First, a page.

My sister came to help me right after my first baby was born. Between having the baby delivered by Cesarean section, being a first time mom, and having some anxiety issues due to the huge hormonal changes that had taken place in my body, I felt helpless. She had already had three children so she seemed like an old pro at this baby stuff. She came over almost every day for the first couple of weeks to give me a hand.
I learned a very important lesson from my sister on the first day she was there. I was only supposed to climb the stairs once a day to go to bed at night due to the surgery. So I put the baby in her bassinet in a room just off the kitchen during the day for naps.
The first time I put her down for a nap when my sister was over, I came out into the kitchen to where my sister was washing the dishes and I said “Shhhhhh the baby’s sleeping!” My sister looked at me and said, “Are you nuts?!!!”
She then began explaining to me that if I kept the house silent every time the baby went to sleep, then I was going to have to keep the house silent every time the baby went to sleep. She explained that little things beyond my control like the telephone ringing or the doorbell etc. would startle the baby and wake her up if the house was silent. Also, I would be limited as far as what I could do while she slept.
My sister suggested that during nap-time and bedtime, that I throw a load of laundry in the washing machine, a load of dishes in the dishwasher, vacuum, etc. So then any sudden loud noises wouldn’t wake the baby. This advice always served me well with both of my children.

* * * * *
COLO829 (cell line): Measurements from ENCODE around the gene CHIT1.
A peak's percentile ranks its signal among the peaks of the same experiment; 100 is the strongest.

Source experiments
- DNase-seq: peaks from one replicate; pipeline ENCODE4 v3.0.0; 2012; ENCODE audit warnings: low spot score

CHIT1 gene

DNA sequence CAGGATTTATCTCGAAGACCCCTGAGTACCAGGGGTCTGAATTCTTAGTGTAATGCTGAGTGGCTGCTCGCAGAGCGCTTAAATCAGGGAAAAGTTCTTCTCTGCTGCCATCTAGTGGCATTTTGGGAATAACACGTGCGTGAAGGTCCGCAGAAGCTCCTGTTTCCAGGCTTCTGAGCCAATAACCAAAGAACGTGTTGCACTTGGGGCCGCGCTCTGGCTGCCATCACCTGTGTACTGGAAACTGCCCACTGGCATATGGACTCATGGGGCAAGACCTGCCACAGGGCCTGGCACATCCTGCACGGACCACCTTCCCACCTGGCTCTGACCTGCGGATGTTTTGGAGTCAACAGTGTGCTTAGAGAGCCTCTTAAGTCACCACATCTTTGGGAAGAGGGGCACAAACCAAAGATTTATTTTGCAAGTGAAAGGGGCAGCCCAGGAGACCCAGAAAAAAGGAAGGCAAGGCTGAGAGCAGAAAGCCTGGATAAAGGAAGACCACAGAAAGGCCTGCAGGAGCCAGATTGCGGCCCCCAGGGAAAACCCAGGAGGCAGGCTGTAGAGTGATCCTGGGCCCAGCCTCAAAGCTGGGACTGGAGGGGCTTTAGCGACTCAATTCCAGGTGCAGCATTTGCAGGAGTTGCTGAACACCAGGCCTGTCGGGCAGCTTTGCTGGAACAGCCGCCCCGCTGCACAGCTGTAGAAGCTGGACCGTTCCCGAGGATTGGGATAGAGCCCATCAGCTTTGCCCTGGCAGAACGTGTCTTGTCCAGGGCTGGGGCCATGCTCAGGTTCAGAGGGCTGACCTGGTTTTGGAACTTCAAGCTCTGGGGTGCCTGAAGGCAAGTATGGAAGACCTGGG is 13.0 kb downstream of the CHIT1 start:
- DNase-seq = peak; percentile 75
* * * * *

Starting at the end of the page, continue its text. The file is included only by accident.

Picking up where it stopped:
In some homes where I babysit, the parents have actually purchased a Sound Machine to keep from having the infant sleep in total silence for the same reasons. Many children still use them through the toddler and preschool years.
Some of these are called “white noise machines” and that’s exactly what they do. They just make that fuzzy background noise that helps to blend louder sounds so they don’t startle a sleeping baby (or adult).
There are other types of sound machines as well, that have different settings for sounds like rain, a babbling brook, ocean waves crashing on the beach, etc. Some even have classical music settings.
Some people argue that it makes the child dependent on sound to fall asleep. But, by using the volume control, it should be very easy to wean a baby or child off the sound machine by making it quieter and quieter each night until it is no longer audible.
As I mentioned, a sound machine isn’t necessary; you can make background noise by simply cleaning the house or listening to music. So, babysitters and nannies as well as parents, don’t feel like you have to tiptoe around the house once the baby or kids are asleep.
Any type of noise in the background, whether it was the washing machine, dishwasher, vacuum, or music while my children slept, gave me the ability to get so much done without disturbing them. Thanks for the words of wisdom Sis!
The Babysitting Lady